PAHO: Non-COVID patients avoiding care due to virus concerns

PAHO: Non-COVID patients avoiding care due to virus concerns
PAHO Director Dr Carissa Etienne (FILE PHOTO)

NASSAU, BAHAMAS — Pan American Health Organization (PAHO) Director Dr Carissa Etienne today said the organization remains concerned about trends indicating non-COVID-19 patients are not seeking medical due to virus fears.

Etienne said while healthcare systems in countries throughout the region have prioritized COVID-19 response, they must strive to maintain a level of response in other health sectors to avoid unnecessary patient complications and deaths.

She was asked at a PAHO virtual press conference whether the COVID-19 response has taken away from access to other health services.

“What we are seeing now is that many countries in our region face what is a heavy double burden of responding to COVID-19 while trying to deliver essential health services,” Etienne said.

She said the pandemic has severely impacted health services in numerous countries, which has resulted in an overwhelming of some of these health systems.

She said PAHO has received reports of healthcare personnel being withdrawn from the first level of care to provide care in hospitals, though she did not state where these reports originated.

These include maternal care, prenatal care and delivery services; immunization; mental health; continued care and access to treatment of non-communicable diseases, including cancers.

Etienne said without maintaining these area “we risk having epidemics within the pandemic or having increased deaths from what are preventable causes”.

During a separate panel discussion this morning, Dr Sam Fahmy of Baptist Health South Florida, which has local representation in The Bahamas, said it is critical for people to continue getting medical care.

“We see a clear decline in the number of people who have serious conditions who have chosen not to come in and get them taken care of,” said Fahmy, who was referring to patients of Baptist Health.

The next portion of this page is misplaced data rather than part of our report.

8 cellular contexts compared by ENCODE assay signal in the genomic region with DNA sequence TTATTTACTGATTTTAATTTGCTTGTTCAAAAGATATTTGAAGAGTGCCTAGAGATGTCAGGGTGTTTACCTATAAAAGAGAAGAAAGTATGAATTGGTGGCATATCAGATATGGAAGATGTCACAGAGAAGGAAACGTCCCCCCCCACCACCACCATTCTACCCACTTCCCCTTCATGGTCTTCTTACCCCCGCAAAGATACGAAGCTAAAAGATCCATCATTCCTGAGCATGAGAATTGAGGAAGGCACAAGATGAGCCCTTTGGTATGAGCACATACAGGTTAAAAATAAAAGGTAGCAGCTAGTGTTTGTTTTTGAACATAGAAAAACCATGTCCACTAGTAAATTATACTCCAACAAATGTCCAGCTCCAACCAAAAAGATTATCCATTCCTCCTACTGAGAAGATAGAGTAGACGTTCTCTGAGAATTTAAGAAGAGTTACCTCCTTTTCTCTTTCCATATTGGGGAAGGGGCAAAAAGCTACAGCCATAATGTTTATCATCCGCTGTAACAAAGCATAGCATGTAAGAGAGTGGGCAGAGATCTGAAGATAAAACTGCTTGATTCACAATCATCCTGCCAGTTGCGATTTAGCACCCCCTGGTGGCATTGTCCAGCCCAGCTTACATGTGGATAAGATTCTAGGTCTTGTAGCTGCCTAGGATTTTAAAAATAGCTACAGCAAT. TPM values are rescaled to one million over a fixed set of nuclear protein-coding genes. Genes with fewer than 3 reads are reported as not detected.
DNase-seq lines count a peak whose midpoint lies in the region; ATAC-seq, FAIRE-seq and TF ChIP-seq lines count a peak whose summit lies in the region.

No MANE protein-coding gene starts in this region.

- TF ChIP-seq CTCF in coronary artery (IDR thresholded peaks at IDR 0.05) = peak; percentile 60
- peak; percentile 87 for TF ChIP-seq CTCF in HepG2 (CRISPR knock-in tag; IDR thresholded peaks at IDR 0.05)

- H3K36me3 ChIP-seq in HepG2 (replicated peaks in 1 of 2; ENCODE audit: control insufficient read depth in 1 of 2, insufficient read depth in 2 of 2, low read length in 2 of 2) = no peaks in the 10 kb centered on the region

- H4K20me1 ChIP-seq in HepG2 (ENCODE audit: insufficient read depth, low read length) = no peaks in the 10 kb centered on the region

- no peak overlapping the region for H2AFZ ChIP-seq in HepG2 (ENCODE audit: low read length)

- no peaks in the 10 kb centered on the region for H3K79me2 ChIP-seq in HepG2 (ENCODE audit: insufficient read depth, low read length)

“That puts them at higher risk.

“So, if I leave with one message I’d say, don’t let COVID scare you away from coming and getting the medical care that you need that may help save you some serious complications down the road. Get it done now.

“The risk of COVID infection in the hospital is very, very low and you need to get those issues taken care of if they arise.”

Fahmy noted people have been weighing the risk and benefits of presenting for medical care because of fears.

However, he said: “You can could be putting yourself at serious risk of complications or even death if it is a serious condition such as a heart attack or stroke or other serious illnesses, so if you go to the emergency department it does not mean you will be automatically be exposed to COVID-19.”

Baptist Health has implemented a wide range of best practices to minimize the risk of exposure, including temperature scanning and where necessary test presenting patients and staff upon entering the hospital; treating COVID-19 patients in a separate, controlled section of the hospital and examining it practices and protocols, which has been a multi-agency, collaborative effort.